Historical fiction can bring history to life in ways non-fiction does not.
Leonardo actually tried to invent contact lenses. What he tried didn’t work, but he kept thinking, kept learning, and he keeps amazing us today.
Many Americans seem to think that the vicious racism that has stained our history all happened in the South, the states of the old Confederacy. Not so. Not even close.
When we talk about the heroic journey of myth and story, we’re usually talking about a man’s adventures. A woman’s heroic journey often starts in different circumstances, and it ends differently. And it can be harder to write in historical fiction.
When Martin Luther King was killed, some cynics in my home town said he died for a dues check-off. My home town is Memphis, and I was there in 1968. The dues check-off is an important part of his legacy--one we are likely to lose.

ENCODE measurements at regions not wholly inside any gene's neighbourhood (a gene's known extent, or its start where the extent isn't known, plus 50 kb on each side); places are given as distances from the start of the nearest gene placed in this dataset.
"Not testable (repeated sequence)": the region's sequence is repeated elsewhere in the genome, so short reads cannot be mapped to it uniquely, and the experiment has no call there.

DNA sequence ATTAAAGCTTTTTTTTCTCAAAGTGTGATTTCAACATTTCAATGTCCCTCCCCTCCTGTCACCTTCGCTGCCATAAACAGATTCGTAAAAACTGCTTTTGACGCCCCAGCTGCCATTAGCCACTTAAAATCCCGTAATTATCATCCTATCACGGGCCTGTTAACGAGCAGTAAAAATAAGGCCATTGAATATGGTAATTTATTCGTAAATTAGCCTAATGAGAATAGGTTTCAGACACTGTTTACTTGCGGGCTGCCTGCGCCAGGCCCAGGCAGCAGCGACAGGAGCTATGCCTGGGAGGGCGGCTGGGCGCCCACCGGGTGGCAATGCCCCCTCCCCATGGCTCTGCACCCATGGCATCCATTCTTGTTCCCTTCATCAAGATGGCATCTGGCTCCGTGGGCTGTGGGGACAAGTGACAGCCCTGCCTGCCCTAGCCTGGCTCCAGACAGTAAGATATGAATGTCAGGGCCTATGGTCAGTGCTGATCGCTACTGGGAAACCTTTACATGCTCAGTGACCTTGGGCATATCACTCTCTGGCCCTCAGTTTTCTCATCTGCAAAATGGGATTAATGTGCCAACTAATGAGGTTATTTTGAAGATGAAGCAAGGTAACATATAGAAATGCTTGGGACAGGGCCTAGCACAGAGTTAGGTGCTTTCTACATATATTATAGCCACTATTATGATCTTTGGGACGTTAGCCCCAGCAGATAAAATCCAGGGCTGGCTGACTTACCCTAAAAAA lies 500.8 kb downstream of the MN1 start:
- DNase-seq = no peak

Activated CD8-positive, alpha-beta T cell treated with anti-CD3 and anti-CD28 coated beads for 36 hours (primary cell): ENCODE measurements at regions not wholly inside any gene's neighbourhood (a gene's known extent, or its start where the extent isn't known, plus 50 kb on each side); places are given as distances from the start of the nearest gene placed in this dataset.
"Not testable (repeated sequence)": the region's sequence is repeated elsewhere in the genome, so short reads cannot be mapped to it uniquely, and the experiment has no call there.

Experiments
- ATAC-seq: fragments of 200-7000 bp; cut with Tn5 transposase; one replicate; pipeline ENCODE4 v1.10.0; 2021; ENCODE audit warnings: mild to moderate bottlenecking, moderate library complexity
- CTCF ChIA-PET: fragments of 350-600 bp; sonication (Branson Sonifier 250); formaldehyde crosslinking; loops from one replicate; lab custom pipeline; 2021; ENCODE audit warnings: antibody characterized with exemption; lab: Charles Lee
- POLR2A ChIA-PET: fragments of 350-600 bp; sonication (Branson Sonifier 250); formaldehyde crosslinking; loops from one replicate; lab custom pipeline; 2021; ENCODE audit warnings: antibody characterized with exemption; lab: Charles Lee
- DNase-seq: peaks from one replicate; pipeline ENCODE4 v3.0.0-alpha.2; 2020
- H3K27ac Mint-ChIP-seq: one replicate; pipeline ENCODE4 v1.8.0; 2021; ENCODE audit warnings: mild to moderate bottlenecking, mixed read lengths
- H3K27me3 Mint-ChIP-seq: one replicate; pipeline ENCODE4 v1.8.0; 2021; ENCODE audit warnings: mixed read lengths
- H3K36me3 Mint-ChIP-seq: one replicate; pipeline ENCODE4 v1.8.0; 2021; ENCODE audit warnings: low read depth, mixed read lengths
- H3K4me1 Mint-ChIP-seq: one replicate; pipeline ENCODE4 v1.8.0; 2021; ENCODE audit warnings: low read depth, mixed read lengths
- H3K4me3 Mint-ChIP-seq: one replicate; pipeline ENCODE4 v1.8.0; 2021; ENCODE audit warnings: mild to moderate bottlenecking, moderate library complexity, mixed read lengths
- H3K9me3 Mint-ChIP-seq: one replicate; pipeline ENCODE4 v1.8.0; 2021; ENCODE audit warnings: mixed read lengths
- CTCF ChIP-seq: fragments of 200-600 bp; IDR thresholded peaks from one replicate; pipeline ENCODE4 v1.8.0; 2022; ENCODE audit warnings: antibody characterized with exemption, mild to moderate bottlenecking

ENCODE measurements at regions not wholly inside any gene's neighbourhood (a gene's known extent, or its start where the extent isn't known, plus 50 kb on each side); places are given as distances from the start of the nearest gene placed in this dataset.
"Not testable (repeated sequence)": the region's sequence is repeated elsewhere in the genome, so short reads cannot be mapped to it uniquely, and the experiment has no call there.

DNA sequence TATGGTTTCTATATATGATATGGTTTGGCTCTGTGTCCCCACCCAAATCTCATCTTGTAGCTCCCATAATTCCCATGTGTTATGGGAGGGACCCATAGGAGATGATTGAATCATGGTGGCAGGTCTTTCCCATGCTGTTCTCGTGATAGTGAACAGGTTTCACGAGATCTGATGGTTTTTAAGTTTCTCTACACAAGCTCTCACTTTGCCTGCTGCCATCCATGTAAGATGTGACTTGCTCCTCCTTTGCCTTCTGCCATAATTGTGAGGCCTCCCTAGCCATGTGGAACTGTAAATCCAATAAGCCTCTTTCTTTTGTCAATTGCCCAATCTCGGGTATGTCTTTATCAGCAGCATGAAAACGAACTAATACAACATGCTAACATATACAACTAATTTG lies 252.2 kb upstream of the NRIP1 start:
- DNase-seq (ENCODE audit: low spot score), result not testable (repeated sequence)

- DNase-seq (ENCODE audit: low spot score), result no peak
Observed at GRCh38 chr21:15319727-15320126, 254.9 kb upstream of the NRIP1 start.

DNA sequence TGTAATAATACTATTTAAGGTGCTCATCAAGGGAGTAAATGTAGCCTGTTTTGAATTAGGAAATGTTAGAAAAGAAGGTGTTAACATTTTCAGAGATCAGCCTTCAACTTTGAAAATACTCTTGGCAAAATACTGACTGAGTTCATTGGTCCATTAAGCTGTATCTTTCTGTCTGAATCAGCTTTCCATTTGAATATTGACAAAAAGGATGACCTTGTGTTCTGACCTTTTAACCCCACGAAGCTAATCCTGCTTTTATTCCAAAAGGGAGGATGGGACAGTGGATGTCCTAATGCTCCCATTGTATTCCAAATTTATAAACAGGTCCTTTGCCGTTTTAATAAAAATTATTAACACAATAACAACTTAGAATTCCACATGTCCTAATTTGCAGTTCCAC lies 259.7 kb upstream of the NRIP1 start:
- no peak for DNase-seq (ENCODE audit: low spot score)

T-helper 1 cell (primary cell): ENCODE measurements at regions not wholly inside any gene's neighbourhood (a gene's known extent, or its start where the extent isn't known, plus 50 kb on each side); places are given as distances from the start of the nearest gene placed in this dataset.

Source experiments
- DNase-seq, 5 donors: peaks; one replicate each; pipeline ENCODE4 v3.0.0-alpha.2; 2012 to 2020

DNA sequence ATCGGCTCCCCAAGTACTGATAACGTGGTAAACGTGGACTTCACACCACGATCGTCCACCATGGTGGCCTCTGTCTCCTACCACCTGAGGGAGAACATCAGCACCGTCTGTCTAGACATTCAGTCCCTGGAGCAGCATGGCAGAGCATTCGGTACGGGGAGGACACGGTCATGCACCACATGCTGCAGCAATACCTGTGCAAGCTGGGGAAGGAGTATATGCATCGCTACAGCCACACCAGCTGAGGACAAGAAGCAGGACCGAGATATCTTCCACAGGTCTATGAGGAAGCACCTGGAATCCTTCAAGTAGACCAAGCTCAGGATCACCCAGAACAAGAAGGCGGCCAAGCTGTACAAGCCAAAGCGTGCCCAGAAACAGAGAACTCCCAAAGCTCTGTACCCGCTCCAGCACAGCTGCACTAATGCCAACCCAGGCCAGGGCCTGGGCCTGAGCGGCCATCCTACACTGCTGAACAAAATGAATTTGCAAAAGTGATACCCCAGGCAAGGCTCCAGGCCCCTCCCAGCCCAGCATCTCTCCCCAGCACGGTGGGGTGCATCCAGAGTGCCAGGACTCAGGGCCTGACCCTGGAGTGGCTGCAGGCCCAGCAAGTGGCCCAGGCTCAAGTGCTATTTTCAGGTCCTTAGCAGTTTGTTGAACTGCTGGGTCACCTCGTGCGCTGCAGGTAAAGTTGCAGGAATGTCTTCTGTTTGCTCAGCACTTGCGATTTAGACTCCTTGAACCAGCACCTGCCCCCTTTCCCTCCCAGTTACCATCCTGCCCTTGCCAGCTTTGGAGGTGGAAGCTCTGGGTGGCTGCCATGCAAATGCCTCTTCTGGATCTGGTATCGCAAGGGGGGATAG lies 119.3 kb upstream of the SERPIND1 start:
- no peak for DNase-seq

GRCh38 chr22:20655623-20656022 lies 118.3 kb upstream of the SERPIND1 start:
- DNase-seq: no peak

I knew Allan Pinkerton had hired a woman detective just as his agency was getting started. I’ve thought about creating a fictional woman detective working for Pinkerton after the Civil War—but it never occurred to me that he’d hired more than one. Chris Enss, with her excellent book, The Pinks: The First Women Detectives, Operatives [...]
Slavery in the United States was all about business, and it was a complicated and fascinating business, as well as a grim one. The pricing alone is worth a book.
We want to create our own story, and the stories of our ancestors, with pieces of history. Sometimes we call it our heritage. And from Charlottesville to Timbuktu to Hobby Lobby, we fight desperately over control of the pieces, the right to glorify or destroy.
Historical mysteries are magical mysteries. They take us to a different time and place, and can give us a completely different take on real events. Here's a partial list of favorites.
Lynn Kanter’s novel Her Own Vietnam tells the compelling story of an Army nurse and the haunting effects of war.